The art of New England is far from just portraits of Puritans — “banned” art, performance art and political art make up some of the area’s current offerings. In fact, great art cuts a swath through much of the Berkshires and New England this time of year, since urban museums usually skip blockbusters in the hot months, but resort areas pull out all the stops.
“The Christopher Hyland
Collection of Photography”
The Cape Cod Museum of Art
60 Hope Lane, off Route 6A,
Through Aug. 8
Interior designer Christopher Hyland is well known in New York for his textile-draped Fifth Avenue apartments and, in the art world, for his art collection. The photography segment alone is eclectic and innovative, stretching from Edward Weston to Herb Ritts by way of the once-banned Robert Mapplethorpe. This Cape Cod show includes some of the past century’s most iconic images: Think Henri Cartier-Bresson’s silhouetted man midleap behind St. Lazare station in Paris, as well as more recent and experimental shots.
“Petah Coyne: Everything
That Rises Must Converge”
87 Marshall Street, North Adams, Mass.
Through Feb. 2011
In the minimalist setting of Mass MoCA, a former factory, the eerie work of Ms. Coyne, a rising star of contemporary art, has a very big presence. In this installation, she’s suspended taxidermied geese above a mesh of silk flowers dripping with wax; the birds seem simultaneously dead-and hungry. www.massmoca.org
The Philharmonic on Fire
The Providence and
Memorial Boulevard, Providence, R.I.
WaterFire Providence, Barnaby Evans’ half-mile stretch of floating fire sculptures lit annually on Providence’s three rivers, is an institution. For one night in July, the Rhode Island Philharmonic Orchestra and dancers from Festival Ballet Providence perform for free, providing a classical backdrop to the popular event. www.waterfire.org
The Saint-Gaudens National
139 Saint-Gaudens Road
To a New Yorker, Augustus Saint-Gaudens’ work should look familiar. He sculpted the golden monument in front of the Plaza Hotel that teams Winged Victory with Union General William Tecumseh Sherman, and also cast the monument to Admiral David Farragut in Madison Square Park. Civil War commemorative commissions were the stock-in-trade for the 19th-century star, but he’s also known for his U.S. coins. His New Hampshire home, studio and beautiful gardens, filled with dozens of works of art, are open to the public.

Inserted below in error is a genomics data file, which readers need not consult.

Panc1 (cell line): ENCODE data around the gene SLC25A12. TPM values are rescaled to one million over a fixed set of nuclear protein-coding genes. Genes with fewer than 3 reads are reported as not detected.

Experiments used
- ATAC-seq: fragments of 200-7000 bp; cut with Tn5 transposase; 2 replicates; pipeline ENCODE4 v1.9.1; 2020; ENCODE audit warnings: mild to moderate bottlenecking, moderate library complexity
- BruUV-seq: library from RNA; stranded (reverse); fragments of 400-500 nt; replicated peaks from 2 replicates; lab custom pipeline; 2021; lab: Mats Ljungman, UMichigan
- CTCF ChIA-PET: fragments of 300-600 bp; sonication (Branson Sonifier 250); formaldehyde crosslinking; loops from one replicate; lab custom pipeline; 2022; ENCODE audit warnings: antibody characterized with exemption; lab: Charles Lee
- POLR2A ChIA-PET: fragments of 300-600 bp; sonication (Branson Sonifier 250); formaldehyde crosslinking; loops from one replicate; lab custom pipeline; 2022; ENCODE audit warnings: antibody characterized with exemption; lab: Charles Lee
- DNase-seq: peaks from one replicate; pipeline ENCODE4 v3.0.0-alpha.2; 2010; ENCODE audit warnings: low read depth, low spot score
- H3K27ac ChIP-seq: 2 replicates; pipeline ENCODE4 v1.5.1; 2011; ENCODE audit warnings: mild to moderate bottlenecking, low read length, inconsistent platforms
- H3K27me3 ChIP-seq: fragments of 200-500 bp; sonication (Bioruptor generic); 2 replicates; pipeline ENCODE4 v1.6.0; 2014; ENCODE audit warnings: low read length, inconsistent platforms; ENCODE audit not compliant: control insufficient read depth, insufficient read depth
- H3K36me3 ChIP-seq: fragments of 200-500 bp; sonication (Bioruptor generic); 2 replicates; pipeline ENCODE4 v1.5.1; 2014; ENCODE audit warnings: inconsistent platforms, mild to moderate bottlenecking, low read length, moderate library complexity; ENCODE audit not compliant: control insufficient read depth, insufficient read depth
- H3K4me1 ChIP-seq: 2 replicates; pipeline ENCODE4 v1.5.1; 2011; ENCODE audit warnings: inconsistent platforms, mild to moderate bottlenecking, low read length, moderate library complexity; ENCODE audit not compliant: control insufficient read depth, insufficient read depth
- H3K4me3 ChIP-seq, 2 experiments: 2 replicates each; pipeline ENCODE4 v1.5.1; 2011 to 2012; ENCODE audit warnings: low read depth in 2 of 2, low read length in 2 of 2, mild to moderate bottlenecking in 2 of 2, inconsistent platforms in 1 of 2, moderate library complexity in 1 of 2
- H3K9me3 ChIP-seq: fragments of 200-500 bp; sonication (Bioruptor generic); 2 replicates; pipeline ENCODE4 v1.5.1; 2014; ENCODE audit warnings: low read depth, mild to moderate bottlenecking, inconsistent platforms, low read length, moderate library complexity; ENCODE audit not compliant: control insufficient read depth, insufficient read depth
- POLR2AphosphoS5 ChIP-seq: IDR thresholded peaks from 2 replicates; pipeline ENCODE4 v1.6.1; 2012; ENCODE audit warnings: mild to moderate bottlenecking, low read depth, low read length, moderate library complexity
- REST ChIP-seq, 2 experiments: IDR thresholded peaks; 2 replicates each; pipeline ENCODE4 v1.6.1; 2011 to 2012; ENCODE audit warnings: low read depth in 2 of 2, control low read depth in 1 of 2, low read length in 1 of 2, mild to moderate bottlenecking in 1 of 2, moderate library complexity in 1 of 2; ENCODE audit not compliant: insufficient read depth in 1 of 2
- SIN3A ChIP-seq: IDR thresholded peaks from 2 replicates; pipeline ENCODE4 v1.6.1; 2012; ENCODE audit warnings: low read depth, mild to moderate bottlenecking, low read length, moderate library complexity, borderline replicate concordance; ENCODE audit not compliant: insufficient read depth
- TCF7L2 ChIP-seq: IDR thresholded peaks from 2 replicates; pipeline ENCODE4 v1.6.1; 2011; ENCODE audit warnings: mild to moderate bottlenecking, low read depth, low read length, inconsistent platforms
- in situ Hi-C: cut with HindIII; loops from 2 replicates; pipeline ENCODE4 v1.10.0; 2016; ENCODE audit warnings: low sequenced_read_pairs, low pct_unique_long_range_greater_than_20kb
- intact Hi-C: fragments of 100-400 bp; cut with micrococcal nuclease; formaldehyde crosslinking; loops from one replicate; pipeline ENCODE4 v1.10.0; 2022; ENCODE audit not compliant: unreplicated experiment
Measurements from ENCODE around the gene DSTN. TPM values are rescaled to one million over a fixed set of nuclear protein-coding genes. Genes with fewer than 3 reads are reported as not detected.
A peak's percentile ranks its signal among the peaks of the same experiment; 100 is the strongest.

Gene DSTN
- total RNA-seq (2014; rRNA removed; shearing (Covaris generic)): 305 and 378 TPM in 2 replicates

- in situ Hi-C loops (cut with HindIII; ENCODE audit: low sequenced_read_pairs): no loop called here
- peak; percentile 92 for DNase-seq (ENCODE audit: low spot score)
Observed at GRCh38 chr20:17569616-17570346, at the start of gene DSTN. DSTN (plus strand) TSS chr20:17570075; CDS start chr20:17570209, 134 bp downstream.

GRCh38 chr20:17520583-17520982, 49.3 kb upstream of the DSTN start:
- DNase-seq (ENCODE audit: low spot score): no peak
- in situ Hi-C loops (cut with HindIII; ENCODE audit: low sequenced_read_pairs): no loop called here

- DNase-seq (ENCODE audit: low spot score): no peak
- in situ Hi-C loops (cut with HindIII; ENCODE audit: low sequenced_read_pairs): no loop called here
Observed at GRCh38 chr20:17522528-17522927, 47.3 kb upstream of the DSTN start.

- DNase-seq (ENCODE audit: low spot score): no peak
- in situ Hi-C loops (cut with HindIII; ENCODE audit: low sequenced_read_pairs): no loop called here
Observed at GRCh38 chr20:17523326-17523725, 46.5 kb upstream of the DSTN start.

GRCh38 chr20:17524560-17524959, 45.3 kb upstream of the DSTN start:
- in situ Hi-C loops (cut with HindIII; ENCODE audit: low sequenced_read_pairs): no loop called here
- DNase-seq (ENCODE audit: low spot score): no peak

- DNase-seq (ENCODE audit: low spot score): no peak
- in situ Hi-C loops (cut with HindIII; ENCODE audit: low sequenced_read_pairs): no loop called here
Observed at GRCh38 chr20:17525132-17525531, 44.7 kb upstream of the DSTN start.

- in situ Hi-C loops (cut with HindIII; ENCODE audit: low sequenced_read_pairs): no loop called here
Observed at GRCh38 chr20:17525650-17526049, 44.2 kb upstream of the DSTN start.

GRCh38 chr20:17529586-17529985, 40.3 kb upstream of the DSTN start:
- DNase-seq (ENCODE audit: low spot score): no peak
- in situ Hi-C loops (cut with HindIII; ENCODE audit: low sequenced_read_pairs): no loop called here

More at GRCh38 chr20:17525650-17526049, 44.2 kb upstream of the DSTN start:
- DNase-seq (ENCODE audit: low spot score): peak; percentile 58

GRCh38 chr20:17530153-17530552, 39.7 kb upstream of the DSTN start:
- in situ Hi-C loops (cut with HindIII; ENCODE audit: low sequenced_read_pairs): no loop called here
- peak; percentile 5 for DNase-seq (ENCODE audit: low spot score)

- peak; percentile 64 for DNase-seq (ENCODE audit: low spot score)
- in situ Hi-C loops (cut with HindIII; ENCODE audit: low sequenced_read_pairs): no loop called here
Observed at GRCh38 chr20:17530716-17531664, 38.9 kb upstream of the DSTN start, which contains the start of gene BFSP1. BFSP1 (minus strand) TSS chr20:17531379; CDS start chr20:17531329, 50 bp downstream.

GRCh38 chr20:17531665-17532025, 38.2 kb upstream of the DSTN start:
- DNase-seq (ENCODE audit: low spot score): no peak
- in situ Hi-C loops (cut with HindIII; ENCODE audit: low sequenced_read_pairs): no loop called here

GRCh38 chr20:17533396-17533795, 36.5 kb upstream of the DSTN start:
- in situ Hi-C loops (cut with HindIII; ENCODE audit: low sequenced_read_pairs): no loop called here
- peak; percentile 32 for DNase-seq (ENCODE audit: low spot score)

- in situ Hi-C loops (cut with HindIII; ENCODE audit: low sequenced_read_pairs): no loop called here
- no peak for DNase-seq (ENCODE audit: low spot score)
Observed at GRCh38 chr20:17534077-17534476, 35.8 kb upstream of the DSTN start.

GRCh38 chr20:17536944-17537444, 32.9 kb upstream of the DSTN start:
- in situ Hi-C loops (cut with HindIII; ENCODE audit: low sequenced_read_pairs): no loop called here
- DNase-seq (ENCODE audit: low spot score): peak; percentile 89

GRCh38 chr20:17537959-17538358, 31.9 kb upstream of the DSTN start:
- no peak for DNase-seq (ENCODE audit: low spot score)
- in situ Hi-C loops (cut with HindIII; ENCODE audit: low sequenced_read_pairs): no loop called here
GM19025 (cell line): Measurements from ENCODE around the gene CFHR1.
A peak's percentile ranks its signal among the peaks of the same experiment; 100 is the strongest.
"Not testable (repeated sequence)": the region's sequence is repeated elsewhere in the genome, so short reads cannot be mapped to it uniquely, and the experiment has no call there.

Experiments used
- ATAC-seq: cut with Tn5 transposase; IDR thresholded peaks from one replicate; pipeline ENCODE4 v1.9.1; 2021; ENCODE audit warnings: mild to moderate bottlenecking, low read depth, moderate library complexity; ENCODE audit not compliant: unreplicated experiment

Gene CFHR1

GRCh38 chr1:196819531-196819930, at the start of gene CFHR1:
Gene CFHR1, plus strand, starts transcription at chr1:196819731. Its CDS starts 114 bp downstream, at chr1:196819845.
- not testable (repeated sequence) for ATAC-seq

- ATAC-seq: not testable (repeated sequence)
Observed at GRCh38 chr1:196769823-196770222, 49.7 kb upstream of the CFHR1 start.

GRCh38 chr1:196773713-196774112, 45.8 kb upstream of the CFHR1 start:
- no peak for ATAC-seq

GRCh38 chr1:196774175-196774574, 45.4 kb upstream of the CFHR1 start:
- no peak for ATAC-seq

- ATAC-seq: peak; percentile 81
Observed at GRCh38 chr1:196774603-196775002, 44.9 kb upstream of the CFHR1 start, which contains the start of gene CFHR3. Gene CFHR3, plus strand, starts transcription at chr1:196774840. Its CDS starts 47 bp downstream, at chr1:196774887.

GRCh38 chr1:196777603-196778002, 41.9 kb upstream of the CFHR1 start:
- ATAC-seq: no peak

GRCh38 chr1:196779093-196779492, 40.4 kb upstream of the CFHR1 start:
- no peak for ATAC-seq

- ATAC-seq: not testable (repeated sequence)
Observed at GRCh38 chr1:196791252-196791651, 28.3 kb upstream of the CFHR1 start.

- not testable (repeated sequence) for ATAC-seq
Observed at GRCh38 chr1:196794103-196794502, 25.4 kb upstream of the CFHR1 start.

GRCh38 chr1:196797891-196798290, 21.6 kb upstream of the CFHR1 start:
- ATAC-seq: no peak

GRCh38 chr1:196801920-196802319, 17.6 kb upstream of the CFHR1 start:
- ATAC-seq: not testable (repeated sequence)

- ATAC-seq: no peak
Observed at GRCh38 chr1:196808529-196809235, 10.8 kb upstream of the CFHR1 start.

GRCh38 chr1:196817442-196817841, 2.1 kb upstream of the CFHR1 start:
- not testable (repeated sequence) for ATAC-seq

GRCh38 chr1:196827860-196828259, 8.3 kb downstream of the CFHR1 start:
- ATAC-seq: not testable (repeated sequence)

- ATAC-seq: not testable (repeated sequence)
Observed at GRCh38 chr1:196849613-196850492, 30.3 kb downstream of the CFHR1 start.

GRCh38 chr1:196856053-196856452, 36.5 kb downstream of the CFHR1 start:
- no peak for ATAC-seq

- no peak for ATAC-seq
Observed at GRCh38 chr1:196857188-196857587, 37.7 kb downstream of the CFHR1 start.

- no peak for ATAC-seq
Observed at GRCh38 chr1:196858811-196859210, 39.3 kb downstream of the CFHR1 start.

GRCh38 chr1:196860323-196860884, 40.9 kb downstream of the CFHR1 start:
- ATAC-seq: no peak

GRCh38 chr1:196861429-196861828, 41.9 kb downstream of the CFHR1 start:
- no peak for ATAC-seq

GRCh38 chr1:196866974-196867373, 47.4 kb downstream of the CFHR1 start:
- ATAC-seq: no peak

“Picasso Looks at Degas”
The Clark Museum
225 South Street, Williamstown, Mass.
Through Sept. 12
Pablo Picasso was a lifelong admirer of Edgar Degas’ innovative technique and his focus on the female form, and he paid homage to the older master throughout his career. By hanging works by both men side-by-side, the top-notch Clark brings out the subtle and sometimes not-so-subtle ways in which Picasso drew inspiration from Degas. In one of the exhibit’s most striking paintings, Picasso takes on his elder’s much-reproduced bronze sculpture of a ballerina and translates it into his own style with characteristic force.
The Perseid meteor shower
Surfside Beach on Nantucket, Mass.
Aug. 12, 9 p.m., into Aug. 13
Visual art of a simpler time, the Perseid meteor shower streaks over the country in August. The very finest in East Coast astral-viewing real estate is on Nantucket’s Surfside Beach. The Perseid shower, so called because its meteors fall from the Perseus constellation, is one of the brightest astronomy events of the year and will be visible to the naked eye for a day or two from the evening of Aug. 12.
“Anna Hepler: Makeshift”
The Portland Museum of Art
7 Congress Square, Portland, Maine
Through Oct. 17
Later this month, Maine artist Ms. Hepler’s The Great Haul comes to the Portland Museum’s Great Hall, a wide-open, wood-floored space perfect for the artist’s vast experiments. Ms. Hepler is known for weaving mesh fabrics and plastic sheeting together in softened, abstract geometric forms-think delicate, translucent sponges-that leave space for light to penetrate and permeate the sculpture.
“Forgetting Piece by Piece”
The Shelburne Museum
5555 Shelburne Road, Vt.
Through Oct. 24
This affecting exhibit of quilts made by victims of Alzheimer’s disease, as well as by their families and caregivers. a Each quilt is also accompanied by an artist’s statement, explaining the personal stories behind the work.